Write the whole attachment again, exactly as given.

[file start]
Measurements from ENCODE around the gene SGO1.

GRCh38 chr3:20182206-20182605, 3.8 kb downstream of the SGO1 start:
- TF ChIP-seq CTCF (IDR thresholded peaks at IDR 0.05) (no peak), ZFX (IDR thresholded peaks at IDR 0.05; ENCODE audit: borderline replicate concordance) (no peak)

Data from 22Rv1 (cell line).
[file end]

Measurements from ENCODE around the gene SGO1.

GRCh38 chr3:20182206-20182605, 3.8 kb downstream of the SGO1 start:
- TF ChIP-seq CTCF (IDR thresholded peaks at IDR 0.05) (no peak), ZFX (IDR thresholded peaks at IDR 0.05; ENCODE audit: borderline replicate concordance) (no peak)

Data from 22Rv1 (cell line).